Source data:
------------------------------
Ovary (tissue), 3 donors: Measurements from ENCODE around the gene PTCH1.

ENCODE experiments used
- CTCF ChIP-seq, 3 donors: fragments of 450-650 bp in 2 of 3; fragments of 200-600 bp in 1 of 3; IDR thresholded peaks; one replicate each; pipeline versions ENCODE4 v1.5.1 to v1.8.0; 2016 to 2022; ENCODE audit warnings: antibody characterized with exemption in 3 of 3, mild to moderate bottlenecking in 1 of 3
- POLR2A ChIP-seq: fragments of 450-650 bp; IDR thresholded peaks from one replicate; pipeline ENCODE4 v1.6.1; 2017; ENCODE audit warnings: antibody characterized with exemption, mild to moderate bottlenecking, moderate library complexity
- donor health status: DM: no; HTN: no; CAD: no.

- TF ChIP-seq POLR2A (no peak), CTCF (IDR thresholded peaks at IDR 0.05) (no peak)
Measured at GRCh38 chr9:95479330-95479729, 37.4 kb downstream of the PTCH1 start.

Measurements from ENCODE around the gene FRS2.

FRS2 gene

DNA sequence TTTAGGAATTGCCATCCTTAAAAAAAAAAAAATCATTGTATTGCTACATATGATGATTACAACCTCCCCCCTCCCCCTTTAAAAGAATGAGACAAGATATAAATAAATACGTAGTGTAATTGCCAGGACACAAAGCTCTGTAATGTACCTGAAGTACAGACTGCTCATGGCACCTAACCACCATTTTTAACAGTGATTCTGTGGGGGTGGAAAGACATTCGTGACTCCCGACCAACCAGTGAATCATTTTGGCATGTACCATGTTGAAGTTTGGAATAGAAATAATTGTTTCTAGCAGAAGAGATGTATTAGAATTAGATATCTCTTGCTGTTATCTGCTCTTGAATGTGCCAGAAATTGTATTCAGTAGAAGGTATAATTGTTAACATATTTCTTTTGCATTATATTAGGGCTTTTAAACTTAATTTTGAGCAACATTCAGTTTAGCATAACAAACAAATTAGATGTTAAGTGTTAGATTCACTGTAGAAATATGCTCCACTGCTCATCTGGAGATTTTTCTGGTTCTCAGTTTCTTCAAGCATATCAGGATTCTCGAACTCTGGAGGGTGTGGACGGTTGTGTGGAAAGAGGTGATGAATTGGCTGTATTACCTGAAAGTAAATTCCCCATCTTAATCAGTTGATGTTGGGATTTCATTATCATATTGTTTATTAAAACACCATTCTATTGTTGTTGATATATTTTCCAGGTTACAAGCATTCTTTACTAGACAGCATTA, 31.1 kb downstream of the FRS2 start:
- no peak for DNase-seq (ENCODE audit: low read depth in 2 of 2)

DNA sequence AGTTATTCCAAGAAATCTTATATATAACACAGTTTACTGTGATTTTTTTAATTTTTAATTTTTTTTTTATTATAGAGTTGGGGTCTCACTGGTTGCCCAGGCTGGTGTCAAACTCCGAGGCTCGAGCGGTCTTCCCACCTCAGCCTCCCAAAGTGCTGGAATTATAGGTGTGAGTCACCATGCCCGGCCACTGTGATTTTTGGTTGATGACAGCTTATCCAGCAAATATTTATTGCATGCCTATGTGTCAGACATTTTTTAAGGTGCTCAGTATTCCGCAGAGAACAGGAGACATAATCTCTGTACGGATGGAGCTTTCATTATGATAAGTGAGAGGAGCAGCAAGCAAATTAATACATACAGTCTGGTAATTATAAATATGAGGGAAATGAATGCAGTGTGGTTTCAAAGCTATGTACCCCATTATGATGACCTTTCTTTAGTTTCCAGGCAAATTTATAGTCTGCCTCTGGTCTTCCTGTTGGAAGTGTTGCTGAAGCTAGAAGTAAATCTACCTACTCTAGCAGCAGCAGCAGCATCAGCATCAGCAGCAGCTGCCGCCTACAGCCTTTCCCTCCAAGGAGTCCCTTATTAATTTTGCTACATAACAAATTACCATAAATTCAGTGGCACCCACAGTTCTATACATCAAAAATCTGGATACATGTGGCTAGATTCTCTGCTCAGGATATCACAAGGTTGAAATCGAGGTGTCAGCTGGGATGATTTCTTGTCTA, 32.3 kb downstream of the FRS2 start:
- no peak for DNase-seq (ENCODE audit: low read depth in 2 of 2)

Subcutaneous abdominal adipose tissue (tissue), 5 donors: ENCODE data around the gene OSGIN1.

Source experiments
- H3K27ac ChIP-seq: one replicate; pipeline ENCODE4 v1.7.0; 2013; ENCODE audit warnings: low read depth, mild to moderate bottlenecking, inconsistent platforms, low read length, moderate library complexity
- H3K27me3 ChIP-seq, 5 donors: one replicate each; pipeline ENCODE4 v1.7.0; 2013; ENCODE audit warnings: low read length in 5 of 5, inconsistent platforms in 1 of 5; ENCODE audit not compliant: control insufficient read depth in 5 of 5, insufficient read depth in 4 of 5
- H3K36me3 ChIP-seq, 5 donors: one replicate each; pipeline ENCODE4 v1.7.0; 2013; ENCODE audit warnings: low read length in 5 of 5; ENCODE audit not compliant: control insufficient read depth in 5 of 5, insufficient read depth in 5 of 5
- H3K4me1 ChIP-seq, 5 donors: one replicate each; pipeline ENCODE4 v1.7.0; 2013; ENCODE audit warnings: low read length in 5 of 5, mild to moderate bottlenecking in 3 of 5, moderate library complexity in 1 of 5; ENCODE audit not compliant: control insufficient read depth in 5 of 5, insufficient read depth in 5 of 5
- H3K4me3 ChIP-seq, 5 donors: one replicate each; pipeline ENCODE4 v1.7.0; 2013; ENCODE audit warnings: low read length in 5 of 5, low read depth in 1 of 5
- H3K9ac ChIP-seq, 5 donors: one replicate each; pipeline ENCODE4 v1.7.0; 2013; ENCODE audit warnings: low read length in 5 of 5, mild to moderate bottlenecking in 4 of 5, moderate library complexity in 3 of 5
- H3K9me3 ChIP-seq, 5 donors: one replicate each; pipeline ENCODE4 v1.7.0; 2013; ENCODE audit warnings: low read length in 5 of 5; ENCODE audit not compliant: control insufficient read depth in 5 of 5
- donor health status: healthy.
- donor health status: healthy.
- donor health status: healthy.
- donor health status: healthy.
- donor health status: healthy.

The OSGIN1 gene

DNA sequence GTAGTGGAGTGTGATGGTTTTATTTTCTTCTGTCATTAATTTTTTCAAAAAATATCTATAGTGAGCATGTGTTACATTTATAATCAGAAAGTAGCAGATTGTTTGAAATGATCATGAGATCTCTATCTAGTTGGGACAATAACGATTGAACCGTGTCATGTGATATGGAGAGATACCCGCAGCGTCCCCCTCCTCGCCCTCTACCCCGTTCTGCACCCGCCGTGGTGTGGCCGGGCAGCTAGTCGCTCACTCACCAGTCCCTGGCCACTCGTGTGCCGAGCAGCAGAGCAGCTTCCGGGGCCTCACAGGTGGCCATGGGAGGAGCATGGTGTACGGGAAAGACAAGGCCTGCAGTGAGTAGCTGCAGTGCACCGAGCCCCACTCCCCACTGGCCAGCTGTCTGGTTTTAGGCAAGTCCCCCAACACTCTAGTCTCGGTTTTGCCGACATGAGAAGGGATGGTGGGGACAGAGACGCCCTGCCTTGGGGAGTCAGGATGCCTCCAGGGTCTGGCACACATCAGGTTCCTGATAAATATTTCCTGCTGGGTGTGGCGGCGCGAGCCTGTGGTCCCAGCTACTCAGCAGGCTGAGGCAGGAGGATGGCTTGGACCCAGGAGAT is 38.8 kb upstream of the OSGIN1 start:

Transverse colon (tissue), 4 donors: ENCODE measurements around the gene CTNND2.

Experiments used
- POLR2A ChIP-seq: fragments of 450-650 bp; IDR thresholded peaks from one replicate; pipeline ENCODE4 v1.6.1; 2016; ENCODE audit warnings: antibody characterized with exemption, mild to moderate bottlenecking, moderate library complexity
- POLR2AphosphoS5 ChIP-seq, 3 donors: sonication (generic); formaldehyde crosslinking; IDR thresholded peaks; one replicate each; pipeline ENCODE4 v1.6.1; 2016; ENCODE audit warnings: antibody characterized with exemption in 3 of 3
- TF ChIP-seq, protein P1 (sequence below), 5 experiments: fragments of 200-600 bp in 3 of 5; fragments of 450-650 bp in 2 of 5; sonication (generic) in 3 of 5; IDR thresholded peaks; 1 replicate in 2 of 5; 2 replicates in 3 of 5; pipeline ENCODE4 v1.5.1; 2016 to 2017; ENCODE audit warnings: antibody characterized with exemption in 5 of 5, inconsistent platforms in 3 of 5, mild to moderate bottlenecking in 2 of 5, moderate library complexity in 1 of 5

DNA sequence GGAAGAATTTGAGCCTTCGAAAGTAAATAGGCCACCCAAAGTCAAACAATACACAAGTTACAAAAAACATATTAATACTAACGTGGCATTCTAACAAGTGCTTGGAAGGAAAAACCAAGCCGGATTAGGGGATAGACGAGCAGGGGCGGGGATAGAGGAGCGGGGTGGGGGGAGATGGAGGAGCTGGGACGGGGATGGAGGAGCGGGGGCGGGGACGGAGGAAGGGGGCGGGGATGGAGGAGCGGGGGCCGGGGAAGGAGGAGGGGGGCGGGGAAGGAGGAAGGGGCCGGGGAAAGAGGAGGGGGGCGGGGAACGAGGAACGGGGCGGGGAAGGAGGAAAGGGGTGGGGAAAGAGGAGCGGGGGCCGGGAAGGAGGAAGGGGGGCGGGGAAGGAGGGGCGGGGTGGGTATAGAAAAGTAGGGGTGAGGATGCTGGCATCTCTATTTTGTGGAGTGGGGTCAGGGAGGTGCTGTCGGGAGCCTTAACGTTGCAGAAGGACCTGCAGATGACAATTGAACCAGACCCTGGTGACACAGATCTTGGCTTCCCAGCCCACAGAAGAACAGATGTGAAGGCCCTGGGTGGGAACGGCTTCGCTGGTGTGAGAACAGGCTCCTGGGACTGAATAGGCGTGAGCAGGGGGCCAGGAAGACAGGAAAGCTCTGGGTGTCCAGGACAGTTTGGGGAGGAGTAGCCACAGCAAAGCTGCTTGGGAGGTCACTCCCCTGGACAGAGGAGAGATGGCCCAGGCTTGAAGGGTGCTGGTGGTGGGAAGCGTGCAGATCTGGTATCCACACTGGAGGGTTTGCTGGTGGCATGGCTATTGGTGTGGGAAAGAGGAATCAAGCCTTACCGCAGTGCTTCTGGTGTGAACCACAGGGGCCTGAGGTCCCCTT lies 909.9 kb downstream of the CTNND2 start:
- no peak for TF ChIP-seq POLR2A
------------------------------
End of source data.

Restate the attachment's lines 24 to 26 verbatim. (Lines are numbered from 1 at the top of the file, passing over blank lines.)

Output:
- donor health status: healthy.
- donor health status: healthy.
- donor health status: healthy.